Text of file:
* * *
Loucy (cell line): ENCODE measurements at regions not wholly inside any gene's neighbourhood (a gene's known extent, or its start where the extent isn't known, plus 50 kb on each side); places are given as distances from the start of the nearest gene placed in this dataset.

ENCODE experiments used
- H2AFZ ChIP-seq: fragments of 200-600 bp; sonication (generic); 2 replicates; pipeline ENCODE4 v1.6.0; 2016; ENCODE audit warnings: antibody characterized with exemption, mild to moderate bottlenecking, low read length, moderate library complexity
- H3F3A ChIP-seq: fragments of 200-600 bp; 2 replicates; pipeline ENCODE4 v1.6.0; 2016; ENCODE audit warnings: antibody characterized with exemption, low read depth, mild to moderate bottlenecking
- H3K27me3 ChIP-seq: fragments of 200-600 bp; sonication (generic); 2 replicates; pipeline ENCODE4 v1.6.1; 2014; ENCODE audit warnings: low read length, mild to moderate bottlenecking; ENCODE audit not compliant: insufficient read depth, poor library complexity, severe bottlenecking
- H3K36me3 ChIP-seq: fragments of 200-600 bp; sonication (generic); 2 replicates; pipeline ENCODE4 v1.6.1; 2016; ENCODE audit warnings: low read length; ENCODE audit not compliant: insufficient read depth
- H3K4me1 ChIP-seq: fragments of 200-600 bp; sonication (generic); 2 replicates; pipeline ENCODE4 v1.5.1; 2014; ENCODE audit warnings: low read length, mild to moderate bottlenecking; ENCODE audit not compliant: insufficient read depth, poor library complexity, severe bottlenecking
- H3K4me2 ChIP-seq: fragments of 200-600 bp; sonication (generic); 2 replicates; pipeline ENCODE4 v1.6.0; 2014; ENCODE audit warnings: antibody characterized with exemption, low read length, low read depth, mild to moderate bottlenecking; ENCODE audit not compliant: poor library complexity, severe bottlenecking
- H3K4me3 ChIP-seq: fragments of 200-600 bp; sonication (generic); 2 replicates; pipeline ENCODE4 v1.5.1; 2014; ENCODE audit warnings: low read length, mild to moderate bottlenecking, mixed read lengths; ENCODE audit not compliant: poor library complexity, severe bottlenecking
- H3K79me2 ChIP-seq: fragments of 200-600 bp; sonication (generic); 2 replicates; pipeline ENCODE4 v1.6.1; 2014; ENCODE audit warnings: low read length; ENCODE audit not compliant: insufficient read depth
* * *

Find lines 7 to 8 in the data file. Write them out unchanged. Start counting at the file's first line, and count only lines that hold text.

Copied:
- H3K4me1 ChIP-seq: fragments of 200-600 bp; sonication (generic); 2 replicates; pipeline ENCODE4 v1.5.1; 2014; ENCODE audit warnings: low read length, mild to moderate bottlenecking; ENCODE audit not compliant: insufficient read depth, poor library complexity, severe bottlenecking
- H3K4me2 ChIP-seq: fragments of 200-600 bp; sonication (generic); 2 replicates; pipeline ENCODE4 v1.6.0; 2014; ENCODE audit warnings: antibody characterized with exemption, low read length, low read depth, mild to moderate bottlenecking; ENCODE audit not compliant: poor library complexity, severe bottlenecking